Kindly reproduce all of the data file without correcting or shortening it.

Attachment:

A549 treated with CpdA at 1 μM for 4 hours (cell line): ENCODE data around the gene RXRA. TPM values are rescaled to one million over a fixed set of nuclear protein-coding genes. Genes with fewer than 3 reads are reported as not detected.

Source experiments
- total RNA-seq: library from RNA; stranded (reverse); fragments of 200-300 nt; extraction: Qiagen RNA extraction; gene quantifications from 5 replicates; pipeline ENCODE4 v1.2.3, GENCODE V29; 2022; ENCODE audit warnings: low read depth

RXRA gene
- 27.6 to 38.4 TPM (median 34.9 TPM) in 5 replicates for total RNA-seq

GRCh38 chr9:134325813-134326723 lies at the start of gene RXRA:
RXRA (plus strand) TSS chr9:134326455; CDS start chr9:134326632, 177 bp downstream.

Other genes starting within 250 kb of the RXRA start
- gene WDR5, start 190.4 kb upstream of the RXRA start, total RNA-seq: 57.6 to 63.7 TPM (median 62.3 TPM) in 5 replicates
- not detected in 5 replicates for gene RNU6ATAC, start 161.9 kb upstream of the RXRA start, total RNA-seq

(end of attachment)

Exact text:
A549 treated with CpdA at 1 μM for 4 hours (cell line): ENCODE data around the gene RXRA. TPM values are rescaled to one million over a fixed set of nuclear protein-coding genes. Genes with fewer than 3 reads are reported as not detected.

Source experiments
- total RNA-seq: library from RNA; stranded (reverse); fragments of 200-300 nt; extraction: Qiagen RNA extraction; gene quantifications from 5 replicates; pipeline ENCODE4 v1.2.3, GENCODE V29; 2022; ENCODE audit warnings: low read depth

RXRA gene
- 27.6 to 38.4 TPM (median 34.9 TPM) in 5 replicates for total RNA-seq

GRCh38 chr9:134325813-134326723 lies at the start of gene RXRA:
RXRA (plus strand) TSS chr9:134326455; CDS start chr9:134326632, 177 bp downstream.

Other genes starting within 250 kb of the RXRA start
- gene WDR5, start 190.4 kb upstream of the RXRA start, total RNA-seq: 57.6 to 63.7 TPM (median 62.3 TPM) in 5 replicates
- not detected in 5 replicates for gene RNU6ATAC, start 161.9 kb upstream of the RXRA start, total RNA-seq